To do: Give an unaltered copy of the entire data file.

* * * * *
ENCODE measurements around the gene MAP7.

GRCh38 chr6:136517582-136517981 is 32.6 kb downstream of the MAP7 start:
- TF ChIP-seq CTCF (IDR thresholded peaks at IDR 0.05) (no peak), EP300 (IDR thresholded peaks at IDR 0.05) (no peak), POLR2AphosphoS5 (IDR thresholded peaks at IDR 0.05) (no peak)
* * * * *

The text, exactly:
ENCODE measurements around the gene MAP7.

GRCh38 chr6:136517582-136517981 is 32.6 kb downstream of the MAP7 start:
- TF ChIP-seq CTCF (IDR thresholded peaks at IDR 0.05) (no peak), EP300 (IDR thresholded peaks at IDR 0.05) (no peak), POLR2AphosphoS5 (IDR thresholded peaks at IDR 0.05) (no peak)